Recruitment: is it a “challenge” or even a “crisis”? Or have we never had it so good in terms of vacancies filled? Is it the best time ever to be a teacher, as schools minister Nick Gibb has recently said, or are ministers sleepwalking while school leaders scratch their heads to find ever more inventive ways of attracting high-calibre candidates into their schools? The gap between official statistics and the perceptions of the profession seems vast; school leaders across the country report that they are struggling to fill vacancies with suitably qualified permanent staff, right at the time when they face increasing numbers of pupils, higher accountability standards and more demands on subject specialisms.

1. Autonomy must come with support

Whatever the merits of school autonomy (and there are many) we also have a right to expect the government to supply the basics for the system to succeed: sufficient teachers and money, for a start. Recruitment problems can hold back improvement even in otherwise strong schools. The government announcement this week about a new national teaching service (NTS) is therefore welcome – if it can really help get people into these schools and support them while they are there. Trusts and federations should have a major role to play in making the NTS work, helping to provide the support and coaching the teachers will need in their postings. School leaders will also need to be willing to let talented staff join the scheme, perhaps in the hope they will return with new skills and ideas.

Larger trusts can build a “brand” as an employer

2. System leadership on recruitment

More broadly, multi-academy trusts, federations and other trusts are in a stronger position to tackle the recruitment crisis than standalone schools. Indeed, opportunities in recruitment are one of the best and most legitimate motivators for collaboration – far better than defence against accountability or cost savings.

3. Get mobile

One way of attracting talented new staff is to offer them a bigger scope for their career than one school. Making the most of the opportunities for professional development is not just about retention, it also attracts talented staff to join you in the expectation that they will, in time, receive it. Trusts therefore should make the most of their development and deployment opportunities in their recruitment literature.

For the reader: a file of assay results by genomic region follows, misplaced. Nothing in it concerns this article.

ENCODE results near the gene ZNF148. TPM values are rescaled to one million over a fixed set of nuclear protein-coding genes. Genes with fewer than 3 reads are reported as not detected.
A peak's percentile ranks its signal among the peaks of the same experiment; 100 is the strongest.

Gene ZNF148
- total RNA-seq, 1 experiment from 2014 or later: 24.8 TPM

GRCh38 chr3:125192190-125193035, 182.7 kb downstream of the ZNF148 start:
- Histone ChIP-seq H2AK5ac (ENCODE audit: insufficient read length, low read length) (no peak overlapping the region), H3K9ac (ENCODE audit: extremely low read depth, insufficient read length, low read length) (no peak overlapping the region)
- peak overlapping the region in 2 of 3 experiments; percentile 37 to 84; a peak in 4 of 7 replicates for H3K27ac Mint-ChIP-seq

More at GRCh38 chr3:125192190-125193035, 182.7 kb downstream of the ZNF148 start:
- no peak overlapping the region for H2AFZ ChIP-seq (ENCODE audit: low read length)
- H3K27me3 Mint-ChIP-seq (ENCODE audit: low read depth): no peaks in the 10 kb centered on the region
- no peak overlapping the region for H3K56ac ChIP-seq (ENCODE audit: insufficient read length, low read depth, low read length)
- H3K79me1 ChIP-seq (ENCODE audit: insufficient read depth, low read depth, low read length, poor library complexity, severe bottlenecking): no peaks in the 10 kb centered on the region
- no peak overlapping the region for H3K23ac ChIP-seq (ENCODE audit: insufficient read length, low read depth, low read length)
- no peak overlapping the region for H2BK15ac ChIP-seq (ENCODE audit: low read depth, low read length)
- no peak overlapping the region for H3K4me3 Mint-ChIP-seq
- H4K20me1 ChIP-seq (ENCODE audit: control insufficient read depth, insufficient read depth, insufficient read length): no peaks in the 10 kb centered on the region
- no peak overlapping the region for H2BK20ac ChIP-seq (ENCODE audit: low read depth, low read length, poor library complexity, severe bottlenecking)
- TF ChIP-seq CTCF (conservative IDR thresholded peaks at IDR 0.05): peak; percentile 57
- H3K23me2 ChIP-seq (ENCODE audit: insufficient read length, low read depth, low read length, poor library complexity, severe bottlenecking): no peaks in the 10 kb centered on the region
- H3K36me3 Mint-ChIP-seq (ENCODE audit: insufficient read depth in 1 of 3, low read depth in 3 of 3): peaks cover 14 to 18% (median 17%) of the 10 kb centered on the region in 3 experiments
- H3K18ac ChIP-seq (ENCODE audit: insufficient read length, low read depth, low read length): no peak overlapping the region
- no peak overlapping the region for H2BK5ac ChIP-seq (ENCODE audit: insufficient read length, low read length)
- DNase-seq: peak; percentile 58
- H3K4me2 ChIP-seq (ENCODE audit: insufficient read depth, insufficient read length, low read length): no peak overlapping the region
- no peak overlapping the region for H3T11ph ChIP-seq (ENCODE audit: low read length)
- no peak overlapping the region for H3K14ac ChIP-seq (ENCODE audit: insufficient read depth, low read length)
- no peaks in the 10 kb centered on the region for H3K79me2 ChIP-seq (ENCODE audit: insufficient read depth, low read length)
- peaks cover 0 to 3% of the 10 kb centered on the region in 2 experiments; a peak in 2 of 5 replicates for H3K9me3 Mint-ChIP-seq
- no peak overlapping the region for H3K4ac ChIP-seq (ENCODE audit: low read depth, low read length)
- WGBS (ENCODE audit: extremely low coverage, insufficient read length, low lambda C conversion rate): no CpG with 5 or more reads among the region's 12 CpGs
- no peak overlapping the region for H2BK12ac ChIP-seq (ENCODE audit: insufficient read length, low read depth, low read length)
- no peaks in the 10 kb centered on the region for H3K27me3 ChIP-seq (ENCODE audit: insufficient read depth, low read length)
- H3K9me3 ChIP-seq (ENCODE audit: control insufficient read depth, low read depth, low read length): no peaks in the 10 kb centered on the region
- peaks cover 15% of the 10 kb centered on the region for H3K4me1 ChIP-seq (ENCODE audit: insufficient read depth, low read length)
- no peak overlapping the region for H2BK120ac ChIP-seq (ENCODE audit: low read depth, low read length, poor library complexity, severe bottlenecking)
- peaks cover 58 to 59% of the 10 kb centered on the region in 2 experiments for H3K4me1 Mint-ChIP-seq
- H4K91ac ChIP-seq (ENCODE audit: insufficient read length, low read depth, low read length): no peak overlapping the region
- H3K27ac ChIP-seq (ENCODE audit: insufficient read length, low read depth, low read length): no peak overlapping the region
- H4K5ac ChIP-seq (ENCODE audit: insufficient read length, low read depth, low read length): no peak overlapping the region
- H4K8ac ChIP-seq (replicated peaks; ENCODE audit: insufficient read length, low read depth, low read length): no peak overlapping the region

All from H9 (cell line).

4. Create an adaptable workforce

Remember that although your first duties are to the students within your trust, your responsibilities do not stop there; using your involvement in initial teaching training and Schools Direct to always secure the most promising new teachers, for example, won’t necessarily help your locality to develop. Neither will being seen to poach too many staff from surrounding schools. And in preparing young teachers it is important to strike a balance between inducting them into the values and procedures of your own trust versus preparing them to thrive in a wide variety of teaching and leadership contexts. Too much emphasis on the immediate needs of the trust risks creating “fragile” professionals who struggle to adapt, which is a good reason for a certain amount of academic and theoretical input in teacher training, to ensure our teachers are versatile and able to apply their skills in different settings. Of course, making people more employable also makes them more mobile, which has retention challenges, but this is a case of moral leadership.

5. Sell the profession

The government has recently launched a new advertising campaign for teacher recruitment but larger trusts themselves can build a “brand” as an employer and take steps to promote the profession in their local communities – it seems we may have to take on more of the functions that we have traditionally expected government to fulfil. Not that I’m suggesting you fork out on a TV ad, but if you were in charge of designing it, what messages would you have sent?